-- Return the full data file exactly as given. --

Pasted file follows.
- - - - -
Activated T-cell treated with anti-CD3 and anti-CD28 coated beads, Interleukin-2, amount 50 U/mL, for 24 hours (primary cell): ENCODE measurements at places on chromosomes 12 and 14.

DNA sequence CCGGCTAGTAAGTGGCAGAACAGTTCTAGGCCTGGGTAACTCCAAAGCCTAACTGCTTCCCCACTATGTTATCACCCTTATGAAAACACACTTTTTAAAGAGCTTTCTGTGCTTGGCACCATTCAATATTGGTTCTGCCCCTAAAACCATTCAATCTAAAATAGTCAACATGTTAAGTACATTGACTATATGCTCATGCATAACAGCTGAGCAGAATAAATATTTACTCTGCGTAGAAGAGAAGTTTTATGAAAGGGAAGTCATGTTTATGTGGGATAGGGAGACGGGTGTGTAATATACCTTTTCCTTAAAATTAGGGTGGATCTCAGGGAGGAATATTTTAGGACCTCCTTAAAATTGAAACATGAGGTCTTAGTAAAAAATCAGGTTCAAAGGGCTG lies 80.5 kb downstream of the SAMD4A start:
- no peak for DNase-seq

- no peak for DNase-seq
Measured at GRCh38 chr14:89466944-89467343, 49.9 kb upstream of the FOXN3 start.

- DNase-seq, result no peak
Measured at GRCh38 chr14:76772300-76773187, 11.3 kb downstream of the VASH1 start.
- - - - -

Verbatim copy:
Activated T-cell treated with anti-CD3 and anti-CD28 coated beads, Interleukin-2, amount 50 U/mL, for 24 hours (primary cell): ENCODE measurements at places on chromosomes 12 and 14.

DNA sequence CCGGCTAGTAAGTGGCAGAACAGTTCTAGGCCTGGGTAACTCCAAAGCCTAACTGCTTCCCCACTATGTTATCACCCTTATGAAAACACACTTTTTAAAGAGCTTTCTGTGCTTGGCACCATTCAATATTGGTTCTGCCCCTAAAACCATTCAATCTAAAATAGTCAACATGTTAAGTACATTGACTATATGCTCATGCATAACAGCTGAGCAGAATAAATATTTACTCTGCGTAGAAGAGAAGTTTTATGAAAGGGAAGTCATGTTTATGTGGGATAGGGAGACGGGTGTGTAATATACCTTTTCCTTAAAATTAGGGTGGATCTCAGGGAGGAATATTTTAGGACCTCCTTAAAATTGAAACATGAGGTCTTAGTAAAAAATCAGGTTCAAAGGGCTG lies 80.5 kb downstream of the SAMD4A start:
- no peak for DNase-seq

- no peak for DNase-seq
Measured at GRCh38 chr14:89466944-89467343, 49.9 kb upstream of the FOXN3 start.

- DNase-seq, result no peak
Measured at GRCh38 chr14:76772300-76773187, 11.3 kb downstream of the VASH1 start.